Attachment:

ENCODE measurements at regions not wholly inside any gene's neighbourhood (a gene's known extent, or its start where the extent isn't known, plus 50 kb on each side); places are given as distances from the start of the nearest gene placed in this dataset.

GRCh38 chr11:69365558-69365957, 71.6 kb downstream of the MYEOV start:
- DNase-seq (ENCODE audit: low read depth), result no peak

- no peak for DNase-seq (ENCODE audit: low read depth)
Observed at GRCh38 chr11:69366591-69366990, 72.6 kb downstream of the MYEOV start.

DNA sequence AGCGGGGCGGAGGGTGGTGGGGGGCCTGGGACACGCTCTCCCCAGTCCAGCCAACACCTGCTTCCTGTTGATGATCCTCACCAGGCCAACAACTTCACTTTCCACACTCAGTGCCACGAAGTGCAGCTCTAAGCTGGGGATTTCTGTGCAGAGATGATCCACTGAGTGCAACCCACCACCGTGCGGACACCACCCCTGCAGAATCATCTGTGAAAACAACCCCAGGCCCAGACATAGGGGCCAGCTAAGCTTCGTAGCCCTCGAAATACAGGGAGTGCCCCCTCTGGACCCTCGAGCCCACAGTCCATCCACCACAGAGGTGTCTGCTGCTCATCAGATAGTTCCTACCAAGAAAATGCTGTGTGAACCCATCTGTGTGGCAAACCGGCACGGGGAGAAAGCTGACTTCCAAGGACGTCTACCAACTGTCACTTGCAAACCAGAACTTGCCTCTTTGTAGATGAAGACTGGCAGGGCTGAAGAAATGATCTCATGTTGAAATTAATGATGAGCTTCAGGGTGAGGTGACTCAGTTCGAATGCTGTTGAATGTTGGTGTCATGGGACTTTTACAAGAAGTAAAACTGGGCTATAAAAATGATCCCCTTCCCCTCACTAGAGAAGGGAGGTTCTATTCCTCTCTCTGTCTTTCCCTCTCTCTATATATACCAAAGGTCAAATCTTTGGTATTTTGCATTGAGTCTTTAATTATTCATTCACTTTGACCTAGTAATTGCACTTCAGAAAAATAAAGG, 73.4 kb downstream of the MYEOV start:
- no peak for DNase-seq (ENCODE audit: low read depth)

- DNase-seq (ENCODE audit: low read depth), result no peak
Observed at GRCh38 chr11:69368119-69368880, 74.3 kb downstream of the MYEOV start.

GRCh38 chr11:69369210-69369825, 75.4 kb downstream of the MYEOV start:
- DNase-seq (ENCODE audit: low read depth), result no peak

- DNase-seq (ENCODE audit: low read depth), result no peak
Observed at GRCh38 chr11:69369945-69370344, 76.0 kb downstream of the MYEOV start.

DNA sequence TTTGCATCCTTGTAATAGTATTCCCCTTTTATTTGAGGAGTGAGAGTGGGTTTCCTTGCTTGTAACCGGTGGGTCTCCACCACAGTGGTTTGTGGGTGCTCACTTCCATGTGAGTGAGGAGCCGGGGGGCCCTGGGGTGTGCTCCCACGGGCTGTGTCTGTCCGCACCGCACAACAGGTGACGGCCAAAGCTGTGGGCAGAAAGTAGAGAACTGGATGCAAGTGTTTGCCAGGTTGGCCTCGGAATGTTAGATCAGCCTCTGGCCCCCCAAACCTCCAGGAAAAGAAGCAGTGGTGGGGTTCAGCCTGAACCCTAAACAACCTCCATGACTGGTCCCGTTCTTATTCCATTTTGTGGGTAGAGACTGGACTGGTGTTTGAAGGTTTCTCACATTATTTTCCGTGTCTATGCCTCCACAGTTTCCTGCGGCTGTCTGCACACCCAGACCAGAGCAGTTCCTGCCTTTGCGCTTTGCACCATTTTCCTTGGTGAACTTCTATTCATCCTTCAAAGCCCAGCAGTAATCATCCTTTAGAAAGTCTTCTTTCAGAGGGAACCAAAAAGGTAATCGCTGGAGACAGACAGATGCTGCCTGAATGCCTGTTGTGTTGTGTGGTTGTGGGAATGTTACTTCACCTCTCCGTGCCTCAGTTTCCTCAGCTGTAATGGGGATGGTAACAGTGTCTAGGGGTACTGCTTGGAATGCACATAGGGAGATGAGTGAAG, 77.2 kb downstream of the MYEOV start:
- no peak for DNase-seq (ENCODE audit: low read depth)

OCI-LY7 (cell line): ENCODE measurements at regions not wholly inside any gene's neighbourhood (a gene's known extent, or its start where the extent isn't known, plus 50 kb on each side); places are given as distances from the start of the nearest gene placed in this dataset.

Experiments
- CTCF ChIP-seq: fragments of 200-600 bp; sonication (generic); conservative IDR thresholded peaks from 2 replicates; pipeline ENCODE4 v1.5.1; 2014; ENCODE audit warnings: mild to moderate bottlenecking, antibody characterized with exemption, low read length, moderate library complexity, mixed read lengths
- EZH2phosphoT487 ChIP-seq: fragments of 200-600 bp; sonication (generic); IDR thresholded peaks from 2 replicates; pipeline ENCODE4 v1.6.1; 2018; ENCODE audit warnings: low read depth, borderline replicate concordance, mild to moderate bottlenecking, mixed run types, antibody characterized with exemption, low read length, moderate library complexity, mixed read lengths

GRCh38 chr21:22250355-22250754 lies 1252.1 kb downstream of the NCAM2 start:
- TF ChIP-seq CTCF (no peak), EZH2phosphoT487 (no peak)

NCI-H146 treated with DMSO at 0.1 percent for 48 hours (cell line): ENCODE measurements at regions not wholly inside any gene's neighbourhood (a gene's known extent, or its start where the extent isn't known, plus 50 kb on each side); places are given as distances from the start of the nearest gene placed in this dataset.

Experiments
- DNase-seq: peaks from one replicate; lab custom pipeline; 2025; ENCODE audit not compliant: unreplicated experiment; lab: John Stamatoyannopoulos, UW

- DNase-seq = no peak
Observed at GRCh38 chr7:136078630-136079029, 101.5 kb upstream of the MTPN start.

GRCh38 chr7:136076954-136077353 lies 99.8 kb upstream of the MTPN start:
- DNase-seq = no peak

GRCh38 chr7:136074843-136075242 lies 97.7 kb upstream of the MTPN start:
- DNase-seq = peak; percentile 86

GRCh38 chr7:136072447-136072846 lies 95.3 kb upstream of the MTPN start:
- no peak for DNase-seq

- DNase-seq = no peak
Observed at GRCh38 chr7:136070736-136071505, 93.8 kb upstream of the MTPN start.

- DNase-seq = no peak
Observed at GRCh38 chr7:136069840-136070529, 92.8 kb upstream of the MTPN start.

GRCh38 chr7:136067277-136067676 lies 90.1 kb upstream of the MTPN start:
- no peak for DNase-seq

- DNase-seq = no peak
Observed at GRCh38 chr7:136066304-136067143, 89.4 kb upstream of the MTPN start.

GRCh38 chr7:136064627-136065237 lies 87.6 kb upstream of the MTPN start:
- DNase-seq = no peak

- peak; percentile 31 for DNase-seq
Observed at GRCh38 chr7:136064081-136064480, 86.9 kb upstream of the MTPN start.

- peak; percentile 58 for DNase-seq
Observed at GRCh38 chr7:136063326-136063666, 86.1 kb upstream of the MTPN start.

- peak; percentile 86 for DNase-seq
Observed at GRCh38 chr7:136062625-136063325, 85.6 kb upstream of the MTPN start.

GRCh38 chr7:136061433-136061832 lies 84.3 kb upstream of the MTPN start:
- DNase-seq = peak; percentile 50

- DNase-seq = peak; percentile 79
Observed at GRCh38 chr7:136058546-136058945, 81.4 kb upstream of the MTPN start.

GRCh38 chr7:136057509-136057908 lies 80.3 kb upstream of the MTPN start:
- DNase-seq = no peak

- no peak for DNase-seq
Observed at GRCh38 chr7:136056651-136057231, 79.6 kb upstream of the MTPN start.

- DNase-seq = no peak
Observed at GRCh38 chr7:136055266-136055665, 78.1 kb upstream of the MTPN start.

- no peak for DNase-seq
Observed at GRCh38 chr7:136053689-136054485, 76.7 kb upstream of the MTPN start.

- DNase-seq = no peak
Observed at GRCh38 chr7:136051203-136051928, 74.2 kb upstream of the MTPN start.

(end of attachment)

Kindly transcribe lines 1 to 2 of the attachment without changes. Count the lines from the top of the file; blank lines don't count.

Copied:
ENCODE measurements at regions not wholly inside any gene's neighbourhood (a gene's known extent, or its start where the extent isn't known, plus 50 kb on each side); places are given as distances from the start of the nearest gene placed in this dataset.

GRCh38 chr11:69365558-69365957, 71.6 kb downstream of the MYEOV start: